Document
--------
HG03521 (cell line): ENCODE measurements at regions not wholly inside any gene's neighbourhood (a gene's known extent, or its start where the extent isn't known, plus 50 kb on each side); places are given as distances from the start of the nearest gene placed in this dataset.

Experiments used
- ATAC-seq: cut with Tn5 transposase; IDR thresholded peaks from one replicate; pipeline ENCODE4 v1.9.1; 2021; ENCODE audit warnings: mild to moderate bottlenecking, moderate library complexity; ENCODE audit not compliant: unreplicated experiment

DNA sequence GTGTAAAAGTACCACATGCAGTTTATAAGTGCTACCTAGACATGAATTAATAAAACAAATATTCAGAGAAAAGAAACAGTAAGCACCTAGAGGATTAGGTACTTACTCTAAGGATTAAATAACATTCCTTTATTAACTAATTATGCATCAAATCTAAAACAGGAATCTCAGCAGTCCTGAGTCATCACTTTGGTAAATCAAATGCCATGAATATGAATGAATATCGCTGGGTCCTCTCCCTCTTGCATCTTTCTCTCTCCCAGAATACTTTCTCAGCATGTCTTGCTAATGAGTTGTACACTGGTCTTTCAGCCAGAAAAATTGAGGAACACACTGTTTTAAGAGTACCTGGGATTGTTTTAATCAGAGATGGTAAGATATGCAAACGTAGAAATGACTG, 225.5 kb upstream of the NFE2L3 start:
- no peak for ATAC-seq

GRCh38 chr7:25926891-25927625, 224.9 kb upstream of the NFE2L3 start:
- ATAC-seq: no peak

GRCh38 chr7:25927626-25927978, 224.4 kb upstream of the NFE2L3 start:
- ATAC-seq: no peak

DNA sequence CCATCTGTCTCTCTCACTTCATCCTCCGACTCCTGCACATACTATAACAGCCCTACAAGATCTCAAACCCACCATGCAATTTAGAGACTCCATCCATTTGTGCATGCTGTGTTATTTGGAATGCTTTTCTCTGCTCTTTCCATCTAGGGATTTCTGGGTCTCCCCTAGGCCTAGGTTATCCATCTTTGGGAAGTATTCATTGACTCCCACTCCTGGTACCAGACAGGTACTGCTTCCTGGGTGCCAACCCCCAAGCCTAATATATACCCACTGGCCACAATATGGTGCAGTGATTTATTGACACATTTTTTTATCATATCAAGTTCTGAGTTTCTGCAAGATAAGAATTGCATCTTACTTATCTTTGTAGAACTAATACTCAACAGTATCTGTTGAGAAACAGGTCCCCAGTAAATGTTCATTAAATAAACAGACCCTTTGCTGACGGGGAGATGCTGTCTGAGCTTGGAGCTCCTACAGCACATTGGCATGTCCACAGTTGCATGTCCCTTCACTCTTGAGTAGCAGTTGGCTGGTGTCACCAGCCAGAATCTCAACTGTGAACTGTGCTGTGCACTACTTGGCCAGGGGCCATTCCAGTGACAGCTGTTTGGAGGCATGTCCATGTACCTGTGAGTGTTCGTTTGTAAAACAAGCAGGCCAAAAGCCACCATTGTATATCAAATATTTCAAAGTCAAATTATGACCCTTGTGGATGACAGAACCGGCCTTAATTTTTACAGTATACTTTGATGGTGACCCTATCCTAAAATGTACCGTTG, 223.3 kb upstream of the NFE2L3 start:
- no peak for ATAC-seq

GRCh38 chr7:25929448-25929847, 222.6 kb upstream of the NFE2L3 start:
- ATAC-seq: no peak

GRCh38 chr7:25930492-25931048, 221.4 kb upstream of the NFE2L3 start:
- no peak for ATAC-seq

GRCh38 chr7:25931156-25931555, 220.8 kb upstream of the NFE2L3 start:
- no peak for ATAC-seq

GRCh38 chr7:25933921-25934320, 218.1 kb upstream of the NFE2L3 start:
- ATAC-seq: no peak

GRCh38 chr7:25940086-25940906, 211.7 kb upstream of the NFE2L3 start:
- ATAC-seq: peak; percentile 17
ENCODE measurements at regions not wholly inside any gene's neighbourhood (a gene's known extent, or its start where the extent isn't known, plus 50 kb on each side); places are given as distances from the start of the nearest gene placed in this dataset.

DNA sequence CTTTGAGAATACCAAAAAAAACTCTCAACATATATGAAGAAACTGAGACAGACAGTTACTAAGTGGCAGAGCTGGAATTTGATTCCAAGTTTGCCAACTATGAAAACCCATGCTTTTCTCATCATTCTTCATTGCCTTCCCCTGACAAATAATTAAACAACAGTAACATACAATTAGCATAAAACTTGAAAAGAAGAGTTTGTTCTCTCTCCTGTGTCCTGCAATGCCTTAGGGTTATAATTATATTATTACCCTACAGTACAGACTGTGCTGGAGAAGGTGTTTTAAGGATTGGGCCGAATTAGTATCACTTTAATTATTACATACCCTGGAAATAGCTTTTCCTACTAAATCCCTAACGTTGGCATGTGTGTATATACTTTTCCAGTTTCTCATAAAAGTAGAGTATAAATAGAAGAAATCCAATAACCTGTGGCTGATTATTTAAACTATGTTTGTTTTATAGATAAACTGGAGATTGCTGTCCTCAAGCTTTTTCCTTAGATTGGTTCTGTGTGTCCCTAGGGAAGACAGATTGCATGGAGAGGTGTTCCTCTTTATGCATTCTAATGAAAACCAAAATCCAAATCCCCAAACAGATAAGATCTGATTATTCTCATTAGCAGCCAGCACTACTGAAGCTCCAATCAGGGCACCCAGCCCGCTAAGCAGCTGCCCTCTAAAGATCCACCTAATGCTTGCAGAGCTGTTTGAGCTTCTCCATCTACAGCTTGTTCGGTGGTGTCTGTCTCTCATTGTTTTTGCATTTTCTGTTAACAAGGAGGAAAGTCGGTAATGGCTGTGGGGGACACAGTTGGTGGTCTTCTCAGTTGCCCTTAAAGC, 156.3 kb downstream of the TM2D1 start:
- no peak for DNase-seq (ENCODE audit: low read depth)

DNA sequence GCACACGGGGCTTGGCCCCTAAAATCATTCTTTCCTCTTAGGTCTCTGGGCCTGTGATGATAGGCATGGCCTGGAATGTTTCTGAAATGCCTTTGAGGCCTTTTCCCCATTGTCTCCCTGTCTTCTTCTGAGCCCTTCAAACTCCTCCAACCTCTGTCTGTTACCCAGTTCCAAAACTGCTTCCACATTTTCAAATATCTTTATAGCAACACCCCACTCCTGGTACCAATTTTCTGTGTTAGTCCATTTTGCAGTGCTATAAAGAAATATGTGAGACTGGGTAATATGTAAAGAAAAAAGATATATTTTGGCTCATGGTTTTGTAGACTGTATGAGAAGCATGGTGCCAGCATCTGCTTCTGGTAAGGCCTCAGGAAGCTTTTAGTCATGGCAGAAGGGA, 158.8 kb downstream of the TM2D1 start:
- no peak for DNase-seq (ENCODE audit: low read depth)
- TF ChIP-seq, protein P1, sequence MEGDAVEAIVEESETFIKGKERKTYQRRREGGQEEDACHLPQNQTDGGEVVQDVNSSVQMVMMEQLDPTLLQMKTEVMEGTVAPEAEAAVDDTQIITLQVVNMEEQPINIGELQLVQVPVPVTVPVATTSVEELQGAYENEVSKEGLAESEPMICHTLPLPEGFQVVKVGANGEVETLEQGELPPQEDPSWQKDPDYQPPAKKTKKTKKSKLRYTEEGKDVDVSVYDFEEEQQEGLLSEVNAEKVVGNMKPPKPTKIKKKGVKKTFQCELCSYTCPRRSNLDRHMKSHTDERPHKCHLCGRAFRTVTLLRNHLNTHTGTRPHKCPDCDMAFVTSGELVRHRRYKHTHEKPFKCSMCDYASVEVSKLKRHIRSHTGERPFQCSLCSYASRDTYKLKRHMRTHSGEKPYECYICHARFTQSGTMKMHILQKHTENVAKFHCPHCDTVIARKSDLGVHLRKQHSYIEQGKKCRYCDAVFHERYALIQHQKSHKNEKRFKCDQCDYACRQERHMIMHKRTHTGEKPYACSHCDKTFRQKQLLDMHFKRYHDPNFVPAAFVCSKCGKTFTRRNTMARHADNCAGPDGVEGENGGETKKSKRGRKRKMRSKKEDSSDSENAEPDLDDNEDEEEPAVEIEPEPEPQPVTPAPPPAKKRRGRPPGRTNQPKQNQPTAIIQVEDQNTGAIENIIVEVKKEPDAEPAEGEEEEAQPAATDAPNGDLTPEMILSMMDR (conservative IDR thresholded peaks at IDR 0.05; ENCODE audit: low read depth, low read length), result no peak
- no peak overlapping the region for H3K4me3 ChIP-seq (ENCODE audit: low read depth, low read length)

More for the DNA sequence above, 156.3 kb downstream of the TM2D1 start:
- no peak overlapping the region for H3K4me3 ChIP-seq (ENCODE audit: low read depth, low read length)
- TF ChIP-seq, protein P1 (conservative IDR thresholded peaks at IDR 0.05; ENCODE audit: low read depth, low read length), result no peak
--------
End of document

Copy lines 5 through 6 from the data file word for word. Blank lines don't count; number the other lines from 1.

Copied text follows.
- no peak for ATAC-seq

GRCh38 chr7:25926891-25927625, 224.9 kb upstream of the NFE2L3 start: